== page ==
Okay, so over in one of my writing loops, the topic of the week was Wimpy Characters. I responded to the post, then decided I'd post my response her to get some discussion going to see what y'all do to create non-wimpy characters...or how you make a wimpy character compelling.
> So, what about you? Are your characters wimps, or do you give them backbone to
> face all the trials and tribulations we, as authors, throw in their path leading
> to their goals? How do you create characters with spine, yet make them sympathetic > and real to the reader?
I read a really good article a couple days ago about uber-strong heroines who hook up with wimpy heroes, so when I saw your TOTW, I immediately pulled out my recent copy of Romance Writers Report (RWR) because I figured that's where I'd read the article. Guess what? It wasn't in there. So I figured it must be in either Entertainment Weekly or Sports Illustrated. Not in there either.
Desperation...nay, obsession to find what was beginning to seem like an imagined article prompted me to grab the top trash bag out of the garbage can and find the August 7th edition of Time that I remember had a good article about Condi Rice in it and figured the article might be in there. It was. Fortunately the magazine had no dried mac-n-cheese covering the pages. Whew.
Anyway, the last page is an essay by Belinda Luscombe, entitled "Where Have All the Cary Grants Gone?" Note to Hollywood: High-powered women deserve lovers, not losers. In it, she says...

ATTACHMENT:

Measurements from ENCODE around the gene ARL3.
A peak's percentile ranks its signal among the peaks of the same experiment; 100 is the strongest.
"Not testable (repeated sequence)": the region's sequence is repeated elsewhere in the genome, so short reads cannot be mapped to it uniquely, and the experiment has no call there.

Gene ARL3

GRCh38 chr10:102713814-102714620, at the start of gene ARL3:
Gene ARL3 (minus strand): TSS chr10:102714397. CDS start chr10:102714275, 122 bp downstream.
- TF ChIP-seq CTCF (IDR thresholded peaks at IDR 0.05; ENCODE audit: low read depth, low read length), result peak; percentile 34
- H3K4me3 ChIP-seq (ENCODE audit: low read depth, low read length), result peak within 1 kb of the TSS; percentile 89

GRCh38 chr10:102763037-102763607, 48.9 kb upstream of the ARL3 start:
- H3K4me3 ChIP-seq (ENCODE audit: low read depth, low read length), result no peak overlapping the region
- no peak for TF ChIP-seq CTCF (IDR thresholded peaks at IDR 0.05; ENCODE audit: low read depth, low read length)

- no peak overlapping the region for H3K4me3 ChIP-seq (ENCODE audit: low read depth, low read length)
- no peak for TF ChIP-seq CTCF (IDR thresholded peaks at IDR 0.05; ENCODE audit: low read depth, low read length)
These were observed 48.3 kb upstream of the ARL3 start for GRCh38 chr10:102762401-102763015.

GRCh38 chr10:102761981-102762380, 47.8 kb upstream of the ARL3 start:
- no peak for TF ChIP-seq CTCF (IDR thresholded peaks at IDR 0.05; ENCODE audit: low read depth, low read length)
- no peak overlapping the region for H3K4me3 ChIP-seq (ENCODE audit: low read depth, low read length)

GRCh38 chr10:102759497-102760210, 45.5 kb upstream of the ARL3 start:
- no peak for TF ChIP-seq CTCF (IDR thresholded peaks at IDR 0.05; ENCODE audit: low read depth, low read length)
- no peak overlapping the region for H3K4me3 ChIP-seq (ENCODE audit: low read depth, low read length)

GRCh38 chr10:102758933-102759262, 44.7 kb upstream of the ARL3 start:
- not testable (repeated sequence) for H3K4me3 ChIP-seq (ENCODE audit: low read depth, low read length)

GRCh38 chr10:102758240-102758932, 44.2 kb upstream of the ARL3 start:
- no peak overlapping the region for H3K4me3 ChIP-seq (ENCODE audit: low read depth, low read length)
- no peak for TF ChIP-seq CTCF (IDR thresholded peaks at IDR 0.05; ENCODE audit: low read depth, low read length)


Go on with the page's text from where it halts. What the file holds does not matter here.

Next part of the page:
"The shift in power between the sexes has nowhere been greater than in romantic comedies. The men are about as useful as a pitcher of spit, while the women have careers and well-furnished apartments and vast freighters of wisdom."
Among the movies she sites are My Super Ex-Girlfriend, The Break-Up, Failure to Launch, 40 Year-Old Virgin, Hitch (the clients not the hero), Fever Pitch, and Along Came Polly.
Her point ("We know what the schlub love interests are not. They are not a female fantasy.) is right on the money. Which leads me to why the romance market will never die and why women continue to buy romances despite the general feeling among the general public that romances are superficial dreck.
Romance novel heroes are not wimps. They are the perfect counterbalance to the heroine, who herself isn't a wimp...or even if she starts out as a gal without a strong backbone, she eventually grows into a strong woman. With so many women married to or dating wimps, reading a book about a strong man speaks to the epic romance God has written on the woman's yearning heart. So why can't television or the motion picture industry understand what the romance book market gets and does quite well?
Now with that said, I do think that different print genres have different expectations of the strength of a heroine. The women's fiction heroine isn't going to be initially as strong as a chick-lit heroine, but she will grow in strength. And that makes sense.
I, personally, don't like most chick-lits because in them it seems like snarkiness is glorified as a virture. Recently I judged an inspy chick-lit where NOTHING in the woman's introspection or speech indicated any fruit of the spirit. So how am I supposed to connect with this "Christian" woman who is rude and judgmental and never feels any guilt or shame over her snarkiness yet while I'm clearly supposed to admire her because she's so snarky, one of the prime expectations of a chick-lit heroine? (No offense intended to any chick-lit authors.)